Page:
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I have an array with an array in it. It looks like:

@test =(
  'mobilephone' => ['sony', 'htc'],
  'pc' => ['dell', 'apple']
);

How can I print out the inner array? I have 'mobilephone' and if the check variable is == 'mobilephone', so I want to print out sony and htc. How? Or is there another mistake by me?

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1  
Maybe a hash is better for this? tizag.com/perlT/perlhashes.php –  itdoesntwork Dec 28 '11 at 15:38
    
Please don't link to the tiztag Perl tutorial. It's rather old and nasty code. Instead, try learn.perl.org or Gabor's fast-growing tutorial at szabgab.com/perl_tutorial.html. –  Dave Cross Dec 29 '11 at 8:42

5 Answers 5

up vote 4 down vote accepted

@test is wrong. You are declaring a hash.

Always use use strict; use warnings; at the beginning of your script. You will be able to detect many errors!

$test{key} will give you the corresponding array reference:

#!/usr/bin/perl

use strict;
use warnings;

my %test =(
  mobilephone => ['sony', 'htc'],
  pc => ['dell', 'apple']
);

my $array = $test{mobilephone};

for my $brand (@{$array}) {
    print "$brand\n";
}

# or

for my $brand ( @{  $test{mobilephone} } ) {
    print "$brand\n";
}
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1  
warnings isn't going to catch this error. The OP made a perfectly valid assignment to an array. –  mob Dec 28 '11 at 17:49
1  
@mob I know but he would have got a warning while trying to use it as a hash. He just posted the definition not the attempts to use it. –  Matteo Dec 28 '11 at 19:40

You probably want a hash (designated by the % sigil, which is Perl's name for an associative array (a collection with strings as keys)). If so, one of the other 4 answers will help you. If you actually wanted an array for some reason (if your data can have multiple keys with the same name, or if you need to preserve the order of the data), you could use one of the following methods:

my @test = (
    mobilephone  => [qw(sony htc)],
    pc'          => [qw(dell apple)]
);

with a for loop:

for (0 .. $#test/2) {
    if ($test[$_*2] eq 'mobilephone') {
        print "$test[$_*2]: @{$test[$_*2+1]}\n"
    }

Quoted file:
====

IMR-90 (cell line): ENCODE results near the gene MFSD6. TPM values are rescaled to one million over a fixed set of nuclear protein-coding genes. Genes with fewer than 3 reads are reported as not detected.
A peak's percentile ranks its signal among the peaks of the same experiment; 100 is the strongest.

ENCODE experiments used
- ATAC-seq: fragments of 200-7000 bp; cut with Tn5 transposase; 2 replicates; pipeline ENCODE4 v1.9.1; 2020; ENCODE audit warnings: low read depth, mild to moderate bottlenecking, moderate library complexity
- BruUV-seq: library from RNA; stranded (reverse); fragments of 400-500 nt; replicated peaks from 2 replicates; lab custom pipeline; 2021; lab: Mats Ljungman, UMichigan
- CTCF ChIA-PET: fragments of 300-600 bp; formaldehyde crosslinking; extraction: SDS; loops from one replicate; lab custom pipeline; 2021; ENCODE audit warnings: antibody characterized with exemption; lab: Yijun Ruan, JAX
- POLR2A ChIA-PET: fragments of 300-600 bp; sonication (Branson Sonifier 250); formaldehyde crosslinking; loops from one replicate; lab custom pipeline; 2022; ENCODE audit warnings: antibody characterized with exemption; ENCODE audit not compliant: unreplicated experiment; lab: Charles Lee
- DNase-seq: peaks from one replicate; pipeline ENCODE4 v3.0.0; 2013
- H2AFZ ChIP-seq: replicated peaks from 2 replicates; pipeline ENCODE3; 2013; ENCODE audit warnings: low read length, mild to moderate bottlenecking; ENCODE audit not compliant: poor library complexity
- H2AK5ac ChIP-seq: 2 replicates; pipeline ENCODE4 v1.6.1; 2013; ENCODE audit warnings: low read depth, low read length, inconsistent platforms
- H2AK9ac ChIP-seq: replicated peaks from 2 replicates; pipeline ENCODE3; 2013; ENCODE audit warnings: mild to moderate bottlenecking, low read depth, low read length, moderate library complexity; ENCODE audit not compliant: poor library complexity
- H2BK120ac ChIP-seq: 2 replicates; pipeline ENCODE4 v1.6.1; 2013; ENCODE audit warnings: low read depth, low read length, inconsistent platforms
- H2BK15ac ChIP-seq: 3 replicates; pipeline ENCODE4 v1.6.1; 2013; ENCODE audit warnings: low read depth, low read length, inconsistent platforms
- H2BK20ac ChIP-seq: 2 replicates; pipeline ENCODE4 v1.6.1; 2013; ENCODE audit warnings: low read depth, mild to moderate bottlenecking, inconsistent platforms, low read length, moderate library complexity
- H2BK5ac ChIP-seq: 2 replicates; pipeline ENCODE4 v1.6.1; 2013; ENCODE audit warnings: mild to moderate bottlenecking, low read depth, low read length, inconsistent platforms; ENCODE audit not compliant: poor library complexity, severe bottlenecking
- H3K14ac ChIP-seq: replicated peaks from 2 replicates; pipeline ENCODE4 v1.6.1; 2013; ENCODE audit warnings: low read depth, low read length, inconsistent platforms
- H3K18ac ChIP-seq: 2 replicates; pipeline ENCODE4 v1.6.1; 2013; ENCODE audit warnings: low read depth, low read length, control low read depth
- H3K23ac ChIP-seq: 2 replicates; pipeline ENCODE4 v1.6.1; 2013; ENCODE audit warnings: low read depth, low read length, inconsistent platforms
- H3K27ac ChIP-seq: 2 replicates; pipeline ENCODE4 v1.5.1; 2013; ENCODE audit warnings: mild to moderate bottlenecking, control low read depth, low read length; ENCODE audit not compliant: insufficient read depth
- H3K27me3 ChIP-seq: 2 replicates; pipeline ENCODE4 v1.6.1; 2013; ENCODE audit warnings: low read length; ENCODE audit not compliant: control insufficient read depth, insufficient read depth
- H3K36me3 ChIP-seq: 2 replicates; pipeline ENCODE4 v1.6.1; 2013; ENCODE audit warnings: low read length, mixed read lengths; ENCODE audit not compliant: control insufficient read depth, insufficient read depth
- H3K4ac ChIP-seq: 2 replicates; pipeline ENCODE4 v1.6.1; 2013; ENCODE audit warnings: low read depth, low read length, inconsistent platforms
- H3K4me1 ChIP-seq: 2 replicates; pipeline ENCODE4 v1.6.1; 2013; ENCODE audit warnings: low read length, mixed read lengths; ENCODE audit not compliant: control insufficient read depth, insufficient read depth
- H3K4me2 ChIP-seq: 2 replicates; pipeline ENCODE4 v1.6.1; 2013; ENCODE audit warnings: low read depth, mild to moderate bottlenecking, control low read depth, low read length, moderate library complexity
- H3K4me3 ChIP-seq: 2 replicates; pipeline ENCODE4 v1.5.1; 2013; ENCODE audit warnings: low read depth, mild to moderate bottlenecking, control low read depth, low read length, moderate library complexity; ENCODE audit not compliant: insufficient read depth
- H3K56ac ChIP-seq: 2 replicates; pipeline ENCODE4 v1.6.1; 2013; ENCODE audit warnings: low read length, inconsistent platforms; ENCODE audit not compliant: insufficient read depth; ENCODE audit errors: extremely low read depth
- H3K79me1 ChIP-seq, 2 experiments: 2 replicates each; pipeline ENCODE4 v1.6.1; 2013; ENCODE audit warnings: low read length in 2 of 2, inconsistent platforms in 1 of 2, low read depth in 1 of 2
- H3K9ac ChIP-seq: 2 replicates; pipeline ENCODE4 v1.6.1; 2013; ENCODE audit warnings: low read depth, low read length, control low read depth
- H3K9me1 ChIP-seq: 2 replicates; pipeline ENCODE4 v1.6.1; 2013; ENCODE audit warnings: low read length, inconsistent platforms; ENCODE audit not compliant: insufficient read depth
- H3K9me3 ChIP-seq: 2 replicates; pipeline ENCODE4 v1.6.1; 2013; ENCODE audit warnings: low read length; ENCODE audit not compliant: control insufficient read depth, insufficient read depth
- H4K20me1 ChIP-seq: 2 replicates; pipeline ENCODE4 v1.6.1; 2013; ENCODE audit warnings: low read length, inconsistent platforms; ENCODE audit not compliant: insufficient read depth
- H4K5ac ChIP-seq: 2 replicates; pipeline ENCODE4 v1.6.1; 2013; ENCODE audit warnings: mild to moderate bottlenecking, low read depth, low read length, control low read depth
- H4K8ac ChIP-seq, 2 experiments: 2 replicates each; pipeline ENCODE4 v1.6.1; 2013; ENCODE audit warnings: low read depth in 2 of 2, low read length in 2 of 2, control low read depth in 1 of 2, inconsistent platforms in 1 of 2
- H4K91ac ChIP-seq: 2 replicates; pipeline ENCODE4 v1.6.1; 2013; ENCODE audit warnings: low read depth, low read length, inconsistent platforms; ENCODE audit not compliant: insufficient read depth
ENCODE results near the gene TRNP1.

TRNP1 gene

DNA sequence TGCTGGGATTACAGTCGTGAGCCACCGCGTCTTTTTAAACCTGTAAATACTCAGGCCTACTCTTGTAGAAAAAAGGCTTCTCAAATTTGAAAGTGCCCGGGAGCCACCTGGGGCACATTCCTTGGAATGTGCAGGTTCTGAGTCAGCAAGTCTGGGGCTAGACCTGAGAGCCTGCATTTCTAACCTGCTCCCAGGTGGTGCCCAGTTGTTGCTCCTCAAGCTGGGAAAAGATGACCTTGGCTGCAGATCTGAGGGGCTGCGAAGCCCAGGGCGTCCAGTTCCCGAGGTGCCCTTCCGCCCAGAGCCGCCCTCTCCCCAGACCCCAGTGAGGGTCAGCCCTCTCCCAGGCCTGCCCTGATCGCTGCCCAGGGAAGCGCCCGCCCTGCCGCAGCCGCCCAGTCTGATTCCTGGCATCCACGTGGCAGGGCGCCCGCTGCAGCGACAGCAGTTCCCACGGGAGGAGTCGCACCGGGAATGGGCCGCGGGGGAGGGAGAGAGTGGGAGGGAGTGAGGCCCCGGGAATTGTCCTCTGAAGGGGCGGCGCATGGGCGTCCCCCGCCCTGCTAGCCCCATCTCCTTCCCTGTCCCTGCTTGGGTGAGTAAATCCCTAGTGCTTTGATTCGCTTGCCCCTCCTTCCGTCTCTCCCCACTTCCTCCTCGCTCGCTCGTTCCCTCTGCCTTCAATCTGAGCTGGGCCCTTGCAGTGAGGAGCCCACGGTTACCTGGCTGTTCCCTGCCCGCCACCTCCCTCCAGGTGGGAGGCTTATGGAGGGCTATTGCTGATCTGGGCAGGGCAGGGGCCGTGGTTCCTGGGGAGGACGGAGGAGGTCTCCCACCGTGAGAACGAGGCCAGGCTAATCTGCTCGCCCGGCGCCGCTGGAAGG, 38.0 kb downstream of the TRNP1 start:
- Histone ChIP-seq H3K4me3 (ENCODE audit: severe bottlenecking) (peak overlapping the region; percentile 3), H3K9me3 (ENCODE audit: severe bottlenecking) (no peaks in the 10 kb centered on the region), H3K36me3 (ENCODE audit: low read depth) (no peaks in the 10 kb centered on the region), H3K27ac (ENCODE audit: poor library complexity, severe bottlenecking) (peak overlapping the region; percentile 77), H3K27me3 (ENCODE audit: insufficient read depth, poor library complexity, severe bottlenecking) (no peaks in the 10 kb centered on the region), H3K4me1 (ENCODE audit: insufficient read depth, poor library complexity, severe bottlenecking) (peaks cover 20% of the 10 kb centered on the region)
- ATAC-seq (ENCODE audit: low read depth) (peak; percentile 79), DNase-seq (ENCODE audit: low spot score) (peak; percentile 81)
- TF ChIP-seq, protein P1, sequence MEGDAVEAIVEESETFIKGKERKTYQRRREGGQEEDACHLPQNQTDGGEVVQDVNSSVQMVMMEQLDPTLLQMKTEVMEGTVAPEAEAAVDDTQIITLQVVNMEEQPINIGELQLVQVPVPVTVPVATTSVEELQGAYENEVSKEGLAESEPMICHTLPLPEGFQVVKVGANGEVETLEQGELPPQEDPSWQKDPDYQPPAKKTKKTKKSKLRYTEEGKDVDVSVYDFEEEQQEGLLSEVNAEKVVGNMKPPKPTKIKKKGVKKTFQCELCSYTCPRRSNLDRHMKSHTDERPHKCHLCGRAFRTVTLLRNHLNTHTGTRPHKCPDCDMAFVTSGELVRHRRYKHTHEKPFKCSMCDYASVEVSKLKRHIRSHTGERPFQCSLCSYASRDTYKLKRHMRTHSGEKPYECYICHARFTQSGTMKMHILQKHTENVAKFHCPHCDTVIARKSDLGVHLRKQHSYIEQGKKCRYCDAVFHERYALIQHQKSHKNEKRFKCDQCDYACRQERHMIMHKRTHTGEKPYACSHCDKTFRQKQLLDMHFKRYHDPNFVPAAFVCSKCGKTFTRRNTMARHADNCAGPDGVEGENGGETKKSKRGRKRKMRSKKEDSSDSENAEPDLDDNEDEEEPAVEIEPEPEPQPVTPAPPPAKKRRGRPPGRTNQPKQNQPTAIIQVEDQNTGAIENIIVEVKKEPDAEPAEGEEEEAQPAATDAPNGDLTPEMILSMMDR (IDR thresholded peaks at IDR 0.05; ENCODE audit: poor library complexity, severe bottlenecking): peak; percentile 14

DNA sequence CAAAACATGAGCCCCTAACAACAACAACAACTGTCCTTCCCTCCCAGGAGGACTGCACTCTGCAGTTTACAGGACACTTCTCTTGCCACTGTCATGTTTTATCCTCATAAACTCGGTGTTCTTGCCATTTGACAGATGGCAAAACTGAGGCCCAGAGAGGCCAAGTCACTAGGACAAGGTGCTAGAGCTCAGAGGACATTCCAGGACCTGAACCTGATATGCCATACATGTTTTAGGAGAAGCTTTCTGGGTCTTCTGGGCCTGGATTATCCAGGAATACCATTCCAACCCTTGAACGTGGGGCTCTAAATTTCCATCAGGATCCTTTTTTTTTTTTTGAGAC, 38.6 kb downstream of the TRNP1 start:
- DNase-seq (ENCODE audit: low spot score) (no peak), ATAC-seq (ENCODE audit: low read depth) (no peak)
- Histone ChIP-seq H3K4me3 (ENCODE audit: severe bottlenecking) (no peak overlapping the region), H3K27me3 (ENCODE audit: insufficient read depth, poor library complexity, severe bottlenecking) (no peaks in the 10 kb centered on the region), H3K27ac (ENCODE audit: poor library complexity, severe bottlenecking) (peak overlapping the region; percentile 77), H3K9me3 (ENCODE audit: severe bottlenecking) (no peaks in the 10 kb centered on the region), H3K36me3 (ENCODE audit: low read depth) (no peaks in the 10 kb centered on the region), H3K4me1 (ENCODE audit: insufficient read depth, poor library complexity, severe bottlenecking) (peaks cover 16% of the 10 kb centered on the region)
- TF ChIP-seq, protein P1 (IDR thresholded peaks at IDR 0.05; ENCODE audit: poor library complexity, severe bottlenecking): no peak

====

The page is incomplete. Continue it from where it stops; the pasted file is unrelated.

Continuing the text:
}

using a module:

use List::Gen 'every';
for (every 2 => @test) {
    if ($$_[0] eq 'mobilephone') {
        print "$$_[0]: @{$$_[1]}\n"
    }
}

another way:

use List::Gen 'mapn';
mapn {
    print "$_: @{$_[1]}\n" if $_ eq 'mobilephone'
} 2 => @test;

with methods:

use List::Gen 'by';
(by 2 => @test)
    ->grep(sub {$$_[0] eq 'mobilephone'})
    ->map(sub {"$$_[0]: @{$$_[1]}"})
    ->say;

Each block prints mobilephone: sony htc

Disclaimer: I wrote List::Gen.

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Notice I have changed your test to a hash

my %test =(
  'mobilephone' => ['sony', 'htc'],
  'pc' => ['dell', 'apple']
);

#Get the array reference corresponding to a hash key
my $pcarray = $test{mobilephone}; 

#loop through  all array elements
foreach my $k (@$pcarray)
{
    print $k , "\n";
}

should do it.

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That's not an array, it's a hash:

%test =(
  'mobilephone' => ['sony', 'htc'],
  'pc' => ['dell', 'apple']
);

my $inner = $test{'mobilephone'}; # get reference to array
print @$inner;                    # print dereferenced array ref

Or

print @{$test{'mobilephone'}};    # dereference array ref and print right away
share|improve this answer

That looks more like a hash assignment than an array assignment.

%test =(
    'mobilephone' => ['sony', 'htc'],
    'pc' => ['dell', 'apple']
);

In this case, you'd try:

print Dumper( $test{mobilephone} );
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